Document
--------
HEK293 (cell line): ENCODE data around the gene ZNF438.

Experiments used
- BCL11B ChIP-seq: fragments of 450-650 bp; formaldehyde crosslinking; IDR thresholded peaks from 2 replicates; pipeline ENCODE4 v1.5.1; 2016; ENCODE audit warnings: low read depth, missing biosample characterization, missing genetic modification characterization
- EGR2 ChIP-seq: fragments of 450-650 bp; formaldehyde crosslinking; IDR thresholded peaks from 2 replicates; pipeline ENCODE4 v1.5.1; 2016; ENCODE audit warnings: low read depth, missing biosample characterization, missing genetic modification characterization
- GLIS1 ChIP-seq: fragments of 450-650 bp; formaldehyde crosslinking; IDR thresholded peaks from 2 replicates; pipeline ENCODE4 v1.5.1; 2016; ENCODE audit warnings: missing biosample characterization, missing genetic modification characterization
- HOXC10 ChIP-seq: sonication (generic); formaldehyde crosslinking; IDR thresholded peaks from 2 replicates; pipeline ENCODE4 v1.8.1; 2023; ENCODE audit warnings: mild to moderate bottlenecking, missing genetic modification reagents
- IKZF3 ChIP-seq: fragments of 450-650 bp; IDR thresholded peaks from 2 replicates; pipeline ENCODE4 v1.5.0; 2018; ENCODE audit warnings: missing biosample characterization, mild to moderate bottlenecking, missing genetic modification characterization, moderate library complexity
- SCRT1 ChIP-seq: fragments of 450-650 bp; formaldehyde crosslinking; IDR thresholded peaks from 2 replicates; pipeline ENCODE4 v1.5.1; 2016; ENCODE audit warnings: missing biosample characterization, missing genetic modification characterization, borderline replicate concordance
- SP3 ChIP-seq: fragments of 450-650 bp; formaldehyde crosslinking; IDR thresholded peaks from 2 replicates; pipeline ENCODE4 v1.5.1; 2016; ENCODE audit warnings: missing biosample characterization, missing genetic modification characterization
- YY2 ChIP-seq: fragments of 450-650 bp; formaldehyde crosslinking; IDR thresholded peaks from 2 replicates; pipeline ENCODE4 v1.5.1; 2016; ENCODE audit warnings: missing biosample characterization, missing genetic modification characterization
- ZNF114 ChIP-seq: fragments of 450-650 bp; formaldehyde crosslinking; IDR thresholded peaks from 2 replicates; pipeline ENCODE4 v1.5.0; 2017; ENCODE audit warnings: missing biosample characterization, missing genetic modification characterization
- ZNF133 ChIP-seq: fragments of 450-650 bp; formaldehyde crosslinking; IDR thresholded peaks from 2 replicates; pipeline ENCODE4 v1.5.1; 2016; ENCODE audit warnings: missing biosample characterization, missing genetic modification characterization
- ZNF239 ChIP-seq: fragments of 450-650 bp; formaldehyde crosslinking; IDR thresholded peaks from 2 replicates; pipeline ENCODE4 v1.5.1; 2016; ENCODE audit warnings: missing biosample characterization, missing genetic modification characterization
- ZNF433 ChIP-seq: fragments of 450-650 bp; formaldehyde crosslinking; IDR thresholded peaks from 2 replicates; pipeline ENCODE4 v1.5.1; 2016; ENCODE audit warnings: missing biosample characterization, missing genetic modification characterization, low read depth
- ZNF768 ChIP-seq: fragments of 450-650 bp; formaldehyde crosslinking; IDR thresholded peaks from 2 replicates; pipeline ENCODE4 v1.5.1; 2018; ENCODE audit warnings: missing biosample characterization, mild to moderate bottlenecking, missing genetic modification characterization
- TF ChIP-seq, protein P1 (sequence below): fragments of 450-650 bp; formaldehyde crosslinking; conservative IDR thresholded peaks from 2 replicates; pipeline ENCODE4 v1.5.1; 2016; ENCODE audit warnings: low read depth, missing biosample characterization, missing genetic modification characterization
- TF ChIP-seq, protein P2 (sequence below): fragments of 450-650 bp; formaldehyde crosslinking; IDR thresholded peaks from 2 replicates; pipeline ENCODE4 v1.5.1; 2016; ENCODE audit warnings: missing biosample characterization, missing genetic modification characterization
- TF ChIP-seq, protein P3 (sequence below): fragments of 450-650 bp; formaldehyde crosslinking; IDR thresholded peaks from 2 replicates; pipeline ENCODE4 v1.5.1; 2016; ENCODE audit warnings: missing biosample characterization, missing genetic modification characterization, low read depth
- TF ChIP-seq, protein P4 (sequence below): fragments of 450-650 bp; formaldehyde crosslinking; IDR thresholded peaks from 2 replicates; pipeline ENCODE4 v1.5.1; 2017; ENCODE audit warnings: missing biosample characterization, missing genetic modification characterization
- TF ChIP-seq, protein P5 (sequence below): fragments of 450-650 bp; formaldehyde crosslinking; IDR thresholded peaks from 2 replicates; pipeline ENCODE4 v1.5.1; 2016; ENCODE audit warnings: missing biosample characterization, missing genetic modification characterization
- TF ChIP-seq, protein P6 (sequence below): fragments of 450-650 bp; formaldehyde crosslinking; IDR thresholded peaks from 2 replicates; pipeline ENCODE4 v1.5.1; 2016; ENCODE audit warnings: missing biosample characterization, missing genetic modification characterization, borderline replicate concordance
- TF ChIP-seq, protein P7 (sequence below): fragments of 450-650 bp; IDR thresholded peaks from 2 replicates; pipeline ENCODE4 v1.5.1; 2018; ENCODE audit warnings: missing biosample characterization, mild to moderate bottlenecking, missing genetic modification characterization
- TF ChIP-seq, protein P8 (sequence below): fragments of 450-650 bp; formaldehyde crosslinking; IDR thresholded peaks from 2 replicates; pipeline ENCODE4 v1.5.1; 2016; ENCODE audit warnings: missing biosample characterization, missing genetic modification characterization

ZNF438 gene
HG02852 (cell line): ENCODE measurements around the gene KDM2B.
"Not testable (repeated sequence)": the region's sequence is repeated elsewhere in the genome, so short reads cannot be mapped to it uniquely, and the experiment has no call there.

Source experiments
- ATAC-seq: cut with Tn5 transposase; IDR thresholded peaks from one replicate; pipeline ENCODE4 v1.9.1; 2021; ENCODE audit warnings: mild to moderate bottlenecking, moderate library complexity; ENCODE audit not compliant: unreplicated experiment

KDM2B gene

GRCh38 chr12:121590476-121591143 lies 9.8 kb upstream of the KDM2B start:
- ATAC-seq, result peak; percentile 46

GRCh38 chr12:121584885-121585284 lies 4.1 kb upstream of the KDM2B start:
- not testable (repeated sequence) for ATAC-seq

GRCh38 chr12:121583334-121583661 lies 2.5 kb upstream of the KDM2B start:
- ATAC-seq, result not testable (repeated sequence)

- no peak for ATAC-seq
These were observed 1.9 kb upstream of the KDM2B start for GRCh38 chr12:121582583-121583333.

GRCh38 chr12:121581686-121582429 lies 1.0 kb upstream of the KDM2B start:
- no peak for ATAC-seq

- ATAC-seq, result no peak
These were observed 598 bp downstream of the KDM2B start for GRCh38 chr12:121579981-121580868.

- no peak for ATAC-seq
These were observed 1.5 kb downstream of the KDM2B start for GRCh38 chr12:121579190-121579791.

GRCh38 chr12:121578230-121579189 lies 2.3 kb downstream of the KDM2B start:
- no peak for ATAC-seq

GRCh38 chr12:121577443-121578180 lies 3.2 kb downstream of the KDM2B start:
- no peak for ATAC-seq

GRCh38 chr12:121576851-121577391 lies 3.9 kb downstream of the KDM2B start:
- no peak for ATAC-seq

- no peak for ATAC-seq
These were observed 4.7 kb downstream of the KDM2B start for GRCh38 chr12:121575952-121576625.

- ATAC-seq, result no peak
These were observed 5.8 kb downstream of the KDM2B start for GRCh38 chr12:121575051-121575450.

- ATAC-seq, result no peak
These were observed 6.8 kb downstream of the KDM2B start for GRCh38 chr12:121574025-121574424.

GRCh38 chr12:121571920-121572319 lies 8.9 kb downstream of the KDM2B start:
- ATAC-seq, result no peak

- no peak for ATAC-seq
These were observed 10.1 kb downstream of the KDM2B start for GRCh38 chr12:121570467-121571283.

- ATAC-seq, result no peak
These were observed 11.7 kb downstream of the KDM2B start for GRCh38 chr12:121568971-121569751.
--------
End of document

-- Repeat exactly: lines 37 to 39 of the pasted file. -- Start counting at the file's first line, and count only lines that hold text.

These were observed 1.9 kb upstream of the KDM2B start for GRCh38 chr12:121582583-121583333.

GRCh38 chr12:121581686-121582429 lies 1.0 kb upstream of the KDM2B start:
- no peak for ATAC-seq